Monday, July 20, 2009

Taste of Wilmington

I hesitate to blog about this, because I have some real issues with how they did it this year, and I don't want to just complain. But here it is, I guess, for better or worse.

Let's begin with the length of the selection. They announced the competition and nominations at the beginning of the year, then there was vote after vote after vote to narrow the field. I lost track, because honestly, I lost interest. The whole process really ought to be trimmed down to a month or so. Leaving the voting open that long just brings about its own problems, which brings me to my second complaint. People should be allowed to vote ONCE. This is not difficult. If the newspaper can post stories on the interwebs, and have something as complex as a login and preferred story interests, they can set up a voting online method that forces you to register so you can't vote multiple times. Given the finalists and the word on the street, some restaurants sent many email blasts out to their patrons and urged them to "vote early, vote often". To me, this makes the "Top Chef" moniker meaningless. It's a popularity contest. If that's what you're after, instead of who actually cooks the best food in Wilmington, so be it. But if you're really after who is the best chef, limit votes to one, and nip this sucker in the bud earlier so it doesn't drag on for months and months.

We weren't even going to go this year, but Sara invited us to help her at the Marc's on Market booth. Marc wasn't competing this year since he won last year - he got to judge instead. We helped Sara serve their dessert sampler - strawberry buckle with honeyed goat cheese and pistachio. Now, I can say this here, because my readership is not far and wide, but that's MY recipe (she said proudly) adapted by Marc, that helped win last year's Top Chef for him. It's an old family recipe of Apple Squares. I've had it growing up, and it's one of the easiest desserts in the world, and seriously tasty. Marc and Sara were over here for dinner one night, and Marc actually raved about it (which was high praise in my book for sure) and he asked for the recipe, which I gladly gave him. Then he turned it around, modified it for whatever fruit was in season, and added the goat cheese, which was perfect, of course. Genius. So obviously I can't take too much credit. But the base is mine and my family's and I'm proud anyway.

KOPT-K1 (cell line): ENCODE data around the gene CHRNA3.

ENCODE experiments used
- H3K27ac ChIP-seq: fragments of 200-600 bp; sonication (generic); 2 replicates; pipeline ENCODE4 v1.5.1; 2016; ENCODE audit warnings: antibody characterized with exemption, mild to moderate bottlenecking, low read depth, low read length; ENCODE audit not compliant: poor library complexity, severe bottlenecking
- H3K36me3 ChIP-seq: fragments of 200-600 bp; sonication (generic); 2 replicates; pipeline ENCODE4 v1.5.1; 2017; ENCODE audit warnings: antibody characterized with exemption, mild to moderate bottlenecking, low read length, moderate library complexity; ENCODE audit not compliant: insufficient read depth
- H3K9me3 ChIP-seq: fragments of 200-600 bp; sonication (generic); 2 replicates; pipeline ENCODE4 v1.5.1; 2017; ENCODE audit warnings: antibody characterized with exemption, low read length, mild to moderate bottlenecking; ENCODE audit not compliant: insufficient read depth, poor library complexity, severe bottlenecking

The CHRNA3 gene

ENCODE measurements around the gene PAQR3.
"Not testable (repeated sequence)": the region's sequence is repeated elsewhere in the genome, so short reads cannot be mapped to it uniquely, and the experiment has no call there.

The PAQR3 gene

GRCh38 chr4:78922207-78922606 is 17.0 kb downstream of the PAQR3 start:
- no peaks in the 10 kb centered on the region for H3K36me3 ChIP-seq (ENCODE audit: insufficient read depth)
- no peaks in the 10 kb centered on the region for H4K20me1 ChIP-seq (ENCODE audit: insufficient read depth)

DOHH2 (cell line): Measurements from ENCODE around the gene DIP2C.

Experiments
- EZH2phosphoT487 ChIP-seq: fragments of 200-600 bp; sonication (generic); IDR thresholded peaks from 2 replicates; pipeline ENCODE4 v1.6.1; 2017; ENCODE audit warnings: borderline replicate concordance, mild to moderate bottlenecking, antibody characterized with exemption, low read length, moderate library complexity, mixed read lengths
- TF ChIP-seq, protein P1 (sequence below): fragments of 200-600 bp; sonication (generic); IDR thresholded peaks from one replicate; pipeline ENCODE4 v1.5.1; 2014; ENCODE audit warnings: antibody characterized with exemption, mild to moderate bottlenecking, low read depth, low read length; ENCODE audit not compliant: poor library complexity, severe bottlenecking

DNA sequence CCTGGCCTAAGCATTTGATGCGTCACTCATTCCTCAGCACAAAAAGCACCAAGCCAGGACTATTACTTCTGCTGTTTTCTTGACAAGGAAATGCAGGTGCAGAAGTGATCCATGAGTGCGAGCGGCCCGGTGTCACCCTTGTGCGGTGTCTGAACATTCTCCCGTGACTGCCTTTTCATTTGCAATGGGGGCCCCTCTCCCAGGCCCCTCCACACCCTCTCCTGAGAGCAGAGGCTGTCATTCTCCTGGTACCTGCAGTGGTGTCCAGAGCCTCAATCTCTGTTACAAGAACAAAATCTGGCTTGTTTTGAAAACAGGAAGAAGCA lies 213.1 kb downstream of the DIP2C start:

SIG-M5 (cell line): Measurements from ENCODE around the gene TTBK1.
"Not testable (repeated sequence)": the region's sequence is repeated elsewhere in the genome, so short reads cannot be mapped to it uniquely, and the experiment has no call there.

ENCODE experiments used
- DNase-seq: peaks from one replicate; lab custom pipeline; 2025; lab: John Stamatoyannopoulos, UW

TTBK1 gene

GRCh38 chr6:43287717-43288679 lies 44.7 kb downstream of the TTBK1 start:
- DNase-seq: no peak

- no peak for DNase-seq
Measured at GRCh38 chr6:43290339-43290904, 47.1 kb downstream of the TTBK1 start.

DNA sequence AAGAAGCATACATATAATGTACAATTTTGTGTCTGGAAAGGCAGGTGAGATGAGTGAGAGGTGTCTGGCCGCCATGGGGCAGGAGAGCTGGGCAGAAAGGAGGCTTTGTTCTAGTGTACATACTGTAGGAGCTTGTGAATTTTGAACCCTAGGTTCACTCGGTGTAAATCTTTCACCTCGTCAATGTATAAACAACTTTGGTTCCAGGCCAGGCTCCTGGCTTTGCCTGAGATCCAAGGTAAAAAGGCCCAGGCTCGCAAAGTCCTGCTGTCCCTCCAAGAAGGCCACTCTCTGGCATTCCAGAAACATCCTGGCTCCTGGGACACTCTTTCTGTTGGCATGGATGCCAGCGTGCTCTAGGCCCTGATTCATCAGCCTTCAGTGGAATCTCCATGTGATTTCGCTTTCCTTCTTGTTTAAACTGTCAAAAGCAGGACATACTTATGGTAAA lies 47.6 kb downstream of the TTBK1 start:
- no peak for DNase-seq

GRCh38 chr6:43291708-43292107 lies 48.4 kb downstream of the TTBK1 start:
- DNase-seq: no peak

Back to Taste of Wilmington. Phillip and I went and did the booth tour pretty soon after we got the booth set up. This year, I think the restaurants had it together a little better. Last year it was kind of a chinchy little tiny bite here and tiny bite there and we couldn't really get a feel for what the restaurants were all about. Not so this year. Most restaurants had a pretty wide variety of samples (no small feat for something like this) and generous servings. By the time Pootie and I waddled back to the booth, we were stuffed and happy.